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Common Core standards: Going, going, gone

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The basis for the lessons teachers use to make children stronger readers and more critical thinkers is being thrown out, but what will replace it isn’t known yet.

Teachers have been revising lesson plans for the past three years to include a new set of standards called Common Core.

The goal of Common Core was to teach students how to think more analytically in all of their classes. Teachers spent more time showing students how to identify key details and authors’ main ideas in fiction and nonfiction essays and texts.

Students were taught to see how lessons in one subject applied to another, such as how strong reading skills also are used in social studies, and how math skills are used in science.

Teachers in lower elementary and upper high school grades use Common Core lessons now, and every grade was supposed to start using the standards next school year.

But last year state lawmakers halted the expansion of Common Core after parent groups across the state raised concerns about how well the new standards would prepare students for college and careers.

Forty-five other states were set to start using Common Core, and parents worried that state officials would lose control over how Indiana students are taught because they would have to meet policies agreed to by other states.

State senators have approved a proposal ending Common Core in the state, and the bill is being considered in the House. The Indiana State Board of Education is creating a new set of standards for schools to use next fall, but at the moment no one knows what the new expectations could include.

That means teachers don’t know whether they’ll have to change any of their lesson plans before next school year, and they might not know until the spring or summer. If Indiana’s new standards exclude Common Core principles, teachers will have a harder time finding textbooks and materials for their students and collaborating with their peers across the country, Greenwood assistant superintendent of learning Rick Ahlgrim said.

State officials also shouldn’t realistically expect to be able to create a new set of standards that are ready to use in six months, Ahlgrim said. Planning for and launching Common Core has taken several years, and so did creating previous standards.

“When you consider what the process is for researching and developing standards, it takes years,” Ahlgrim said. “It’s not something that ever happens between February and spring. Standards aren’t developed like that.”

Local school officials have said Common Core isn’t better or worse than previous standards, merely different.

Common Core had fewer lessons, so teachers could spend more time teaching students to analyze what they were learning. That kind of critical thinking is what students need so they can answer detailed essay questions and apply one subject to the lessons and assignments taught in other subjects, school officials said.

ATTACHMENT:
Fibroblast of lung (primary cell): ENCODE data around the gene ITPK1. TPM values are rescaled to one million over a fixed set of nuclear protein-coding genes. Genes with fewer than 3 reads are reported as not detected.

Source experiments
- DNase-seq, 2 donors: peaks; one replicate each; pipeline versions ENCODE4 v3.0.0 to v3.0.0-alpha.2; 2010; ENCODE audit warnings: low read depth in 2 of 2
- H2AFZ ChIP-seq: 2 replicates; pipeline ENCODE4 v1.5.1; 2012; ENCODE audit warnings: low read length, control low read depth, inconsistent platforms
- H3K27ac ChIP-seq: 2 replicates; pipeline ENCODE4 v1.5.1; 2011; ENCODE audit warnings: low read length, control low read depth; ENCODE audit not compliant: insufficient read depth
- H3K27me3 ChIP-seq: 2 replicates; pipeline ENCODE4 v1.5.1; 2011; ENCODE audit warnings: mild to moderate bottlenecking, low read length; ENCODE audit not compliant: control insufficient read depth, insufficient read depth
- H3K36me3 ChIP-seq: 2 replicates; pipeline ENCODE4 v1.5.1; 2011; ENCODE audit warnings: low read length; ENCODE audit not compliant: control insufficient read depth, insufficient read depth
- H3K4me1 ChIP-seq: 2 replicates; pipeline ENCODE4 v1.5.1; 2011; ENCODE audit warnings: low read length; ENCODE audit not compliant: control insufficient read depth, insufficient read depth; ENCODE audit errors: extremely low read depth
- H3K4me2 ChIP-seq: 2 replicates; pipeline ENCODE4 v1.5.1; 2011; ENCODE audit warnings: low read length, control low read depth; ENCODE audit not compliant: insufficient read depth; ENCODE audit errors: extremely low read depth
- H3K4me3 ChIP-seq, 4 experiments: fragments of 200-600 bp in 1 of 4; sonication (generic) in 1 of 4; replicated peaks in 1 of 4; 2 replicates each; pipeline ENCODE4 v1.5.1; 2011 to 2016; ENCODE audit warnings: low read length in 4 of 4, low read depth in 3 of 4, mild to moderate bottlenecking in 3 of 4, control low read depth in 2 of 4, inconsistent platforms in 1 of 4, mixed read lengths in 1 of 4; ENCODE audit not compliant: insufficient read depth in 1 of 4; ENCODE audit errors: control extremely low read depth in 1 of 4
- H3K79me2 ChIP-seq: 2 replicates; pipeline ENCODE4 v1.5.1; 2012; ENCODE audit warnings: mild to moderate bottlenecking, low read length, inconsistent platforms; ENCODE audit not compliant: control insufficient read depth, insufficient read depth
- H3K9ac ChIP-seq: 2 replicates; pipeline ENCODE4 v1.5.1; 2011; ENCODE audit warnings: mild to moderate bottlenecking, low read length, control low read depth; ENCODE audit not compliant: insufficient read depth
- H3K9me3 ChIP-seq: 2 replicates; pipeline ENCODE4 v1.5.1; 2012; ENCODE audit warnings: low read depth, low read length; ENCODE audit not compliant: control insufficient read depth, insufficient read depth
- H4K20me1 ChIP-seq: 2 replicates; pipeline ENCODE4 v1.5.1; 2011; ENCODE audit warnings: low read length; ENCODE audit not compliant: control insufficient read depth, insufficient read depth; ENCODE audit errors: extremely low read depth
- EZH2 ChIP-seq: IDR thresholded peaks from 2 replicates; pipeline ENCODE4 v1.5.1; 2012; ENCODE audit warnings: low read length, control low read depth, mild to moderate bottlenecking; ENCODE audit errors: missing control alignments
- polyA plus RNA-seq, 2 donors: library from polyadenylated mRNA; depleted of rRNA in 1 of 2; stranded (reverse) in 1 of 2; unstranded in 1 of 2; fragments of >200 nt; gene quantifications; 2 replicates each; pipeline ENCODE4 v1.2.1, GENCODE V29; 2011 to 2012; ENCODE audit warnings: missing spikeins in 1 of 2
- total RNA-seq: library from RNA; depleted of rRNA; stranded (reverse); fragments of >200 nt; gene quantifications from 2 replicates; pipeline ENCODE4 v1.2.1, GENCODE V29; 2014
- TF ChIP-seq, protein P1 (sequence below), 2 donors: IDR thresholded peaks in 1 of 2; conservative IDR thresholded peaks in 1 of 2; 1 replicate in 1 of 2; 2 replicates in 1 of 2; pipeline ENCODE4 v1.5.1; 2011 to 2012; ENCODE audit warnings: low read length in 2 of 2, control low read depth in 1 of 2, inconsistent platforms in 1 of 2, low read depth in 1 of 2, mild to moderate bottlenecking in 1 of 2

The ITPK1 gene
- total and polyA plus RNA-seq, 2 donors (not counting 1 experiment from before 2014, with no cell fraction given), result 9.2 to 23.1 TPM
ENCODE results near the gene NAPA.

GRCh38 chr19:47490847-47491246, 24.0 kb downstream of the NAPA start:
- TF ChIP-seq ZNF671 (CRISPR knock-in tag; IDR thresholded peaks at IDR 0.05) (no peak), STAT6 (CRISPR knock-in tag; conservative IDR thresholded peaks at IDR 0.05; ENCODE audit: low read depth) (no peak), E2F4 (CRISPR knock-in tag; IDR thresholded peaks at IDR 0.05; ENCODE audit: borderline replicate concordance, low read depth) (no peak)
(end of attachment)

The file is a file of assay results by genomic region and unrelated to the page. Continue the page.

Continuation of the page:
At Franklin schools, students read more nonfiction and informational text and learn how to gather information about the point the author was trying to make. During the past three years, the number of students passing both the math and language arts sections of ISTEP has risen, partly because of the Common Core-based lessons, Superintendent David Clendening said.

State officials could decide to combine elements of Indiana’s old standards with parts of Common Core, and Clendening said he hopes Indiana will continue to focus on developing students’ critical thinking and reading skills.

Moving away from Common Core also means schools might have a harder time finding affordable textbooks or online programs. If 45 states across the country use the same standards, textbook companies are likely to gear what they publish to those states, Ahlgrim said.

Teachers also could have fewer opportunities to collaborate with their peers across the country, Ahlgrim said. Teachers from local schools spend hours each week reviewing how well particular lessons and teaching styles work for students. Under Common Core, teachers were talking with their peers from other states, learning about how different classroom methods were working across the country.

“It’s a large and vibrant, just lively community of educators who are coming around common standards and collaborating to an extent that we’ve never seen before, with all 50 states having individual standards. And it’s definitely going to be unfortunate if what they decide here removes us from that community,” Ahlgrim said.

The state also will need to decide how to assess students next spring. This school year was supposed to be last time ISTEP was used to assess how well third- through eighth-graders understood what they’d been taught in math and science. Indiana had been preparing to switch to one of two Common Core-based assessments to test students, but if the state leaves Common Core, officials may have to prepare students for a whole new exam.

“If they, July 1, decide on a set of standards, what kind of high-stakes assessment are they going to have ready to go in 10 months?” Ahlgrim said.

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